I did find Ambre Noir a bit dense. Still, I hope you can give it a try.

      Some people adore Carnal Flower, but it does not sound my kind of thing.

      Extreme leathers! Now there is a post all by itself; not one I’d be up to I don’t think. I’ll give some thought to ‘lesser greens’. I’m in Chanel No 19 EDT today.

      1. Ah, and that’s the great thing. You can appreciate them, even if you don’t like them yourself. I love it when people say this. So often you see comments on fragrance forums where people say something like ‘This fragrance smells like rotting corpses’ (as if the commenter HAS actually smelled rotting corpses) and that anyone who wears it must be mentally deranged or intent upon spreading revulsion to everyone they meet.

        For these sort of people, the sole criterion for judging whether a perfume is good or not is their own taste. Thanks to perfume blogging, I think we have moved on from that.

  4. My personal answer to “what’s too much?” has got to be, foremost, anything you can smell coming down the hall. Poison used to skeer me (the extrait, dabbed, is much much quieter). And I absolutely despise the big balsamy things like Youth Dew and Opium. Guerlain Insolence literally chased me out of the house, and my sample went immediately into the (outside) trash can! Another one that’s too much is indeed Bandit for me. And Angel, blergh. It’s like being chased by the enormous Sta-Puf marshmallow man from Ghostbusters, and he’s intent on squishing me…

    I have realized that sometimes just a tiny dab of a really big scent is very pleasant. I’m probably never going to like Youth Dew or Opium or Angel, but some of those others I mentioned are tolerable in small doses. I do have a tolerance for many of those tuberose scents people have been mentioning, but my personal theory is that tuberose settles down on my skin and gets cosy, so that it doesn’t rise up like a huge choking cloud the way it sometimes does.

    1. It is often the case isn’t it that an extrait is not necessarily ‘bigger’ than an EDP, but has a quieter, more ‘controlled release’ effect. Simetimes a big spray from an EDT, actually the least concentrated form, can be the the most offensive.

      You put a Guerlain sample in the bin?! Crikey it must have been the scrubber from hell. I don’t remember Insolence much except that I did not like it.

  5. Oh, and I forgot: I’m not that much of an amber fan, and I therefore would say that my favorite amber is Alahine. Which is, of course, as much floral as it is amber!

  6. I admire Fracas, but I couldn’t wear it. The same goes for Opium and Shalimar, way to heavy scents for me. I admire Andy Tauers Une rose vermeille, and am somewhat sad it’s impossible to wear for me, the raspberry note I think. Bandit though I have no problem with, on me it’s a quite mellow, lovely scent!

    1. Nah, I can’t do Vermeille either. I prefer my raspberries in a bowl, with cream.There is a form of Bandit that is mellow, and EDP (I think?) released in the 1990s? I’m getting muddled now, but I do have some and it is quite different from the EDT and extrait, whichI also have as samples.

      Or maybe you reaction to Bandit is like Mals’s to tuberose. In each case, they just work for you!

      1. (stating the obvious) How different we all are! I’m with both of you on Fracas, I can’t do Opium or Shalimar, but URV is (so far) my only love from Tauer’s line (I’ve tried 5 or 6). I would have bought a FB but it’s so strong, all I need to wear this perfume is a couple of touches from a dab vial – what will I do with all that bottle?! But I still might go for it eventually.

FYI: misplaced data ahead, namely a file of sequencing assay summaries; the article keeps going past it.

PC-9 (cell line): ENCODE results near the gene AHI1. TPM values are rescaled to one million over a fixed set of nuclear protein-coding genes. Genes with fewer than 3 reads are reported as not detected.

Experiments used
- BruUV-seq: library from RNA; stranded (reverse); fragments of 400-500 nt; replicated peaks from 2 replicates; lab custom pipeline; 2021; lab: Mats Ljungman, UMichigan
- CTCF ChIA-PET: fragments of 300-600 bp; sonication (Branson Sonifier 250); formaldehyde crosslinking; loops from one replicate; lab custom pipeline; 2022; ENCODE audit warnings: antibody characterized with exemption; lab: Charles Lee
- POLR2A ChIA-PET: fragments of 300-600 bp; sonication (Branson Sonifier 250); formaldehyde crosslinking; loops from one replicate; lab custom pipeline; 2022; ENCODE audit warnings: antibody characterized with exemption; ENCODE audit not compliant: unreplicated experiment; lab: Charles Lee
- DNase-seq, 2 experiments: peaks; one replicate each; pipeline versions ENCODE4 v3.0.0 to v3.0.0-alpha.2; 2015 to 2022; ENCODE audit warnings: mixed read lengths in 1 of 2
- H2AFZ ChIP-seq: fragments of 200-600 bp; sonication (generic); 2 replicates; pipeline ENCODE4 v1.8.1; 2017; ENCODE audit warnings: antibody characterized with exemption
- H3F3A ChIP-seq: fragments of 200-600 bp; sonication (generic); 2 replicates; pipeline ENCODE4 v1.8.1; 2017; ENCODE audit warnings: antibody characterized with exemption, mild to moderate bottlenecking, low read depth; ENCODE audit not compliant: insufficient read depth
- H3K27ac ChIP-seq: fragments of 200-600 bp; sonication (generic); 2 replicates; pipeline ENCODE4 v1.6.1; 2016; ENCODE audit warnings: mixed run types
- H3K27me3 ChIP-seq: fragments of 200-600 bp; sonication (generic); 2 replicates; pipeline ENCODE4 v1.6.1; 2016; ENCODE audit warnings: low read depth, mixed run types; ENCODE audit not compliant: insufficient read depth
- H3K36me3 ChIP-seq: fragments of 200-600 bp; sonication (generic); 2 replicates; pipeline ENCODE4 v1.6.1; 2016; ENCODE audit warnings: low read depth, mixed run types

7. Thank you Anne-Marie, it’s nice you were willing to explore these amber notes, and I’m so glad that Danielle passed my Amber spray along to you! I hope you have a chance to try more of my work. Mandy Aftel.

  8. I have a problem with Ambre Sultan. It disturbs me so much I haven’t had time deciding whether i like it or not. Its bitter, herbal variation on amber gives me an immediate sad reaction. I even have a sample that I tried and I had to (try) and wash of. I could pick up traces of it for hours after that and I even had to lock the vial inside a box to get rid of this feeling of depression. A perfume that can create such strong feelings must be good.

    1. Yes indeed, how interesting. Worth going back to to see if you can hear its message in a different way next time. I like that you are not just dismissing it out of hand. I like bitter herbal scents – in moderation!

  9. In theory, because I like rich perfumes, I thought I would love amber. But in practice, for me also, it is a difficult note. One noteable example is Andy Tauer’s L’Air du Morccain – it is a beautiful, gorgeous fragrance, but there is one note (and I think it may be the amber/ambrox) that makes it difficult for me to wear. I love smelling it on my mom though..Puredistance M is on the right side of the border of extreme amber for me..It reminds me of the Tauer but is softer, with a bit of spice and leather softening the dry dusty ambery edges..

    I haven’t tried any of these Ambers though – am curious about Mandy’s since I have been loving almost everything I’ve tried from her..

    Tuberose is my favorite fresh-cut flower, but I don’t always like tuberose soliflore – there is something about the way the buttery rich tuberose note is used that doesn’t evoke the flower for me and makes me ever so slightly nauseated..
    The two soliflores I absolutely adore though are Carnal Flower and Tubereuse Criminelle..(BK Beyond Love felt like I had applied thick strokes of chalky tuberose paint on my skin. I did not love it..:()

    1. Love love Marocain, and have no trouble wearing it (in the winter). Does the difficult note last all the way through the fragrance?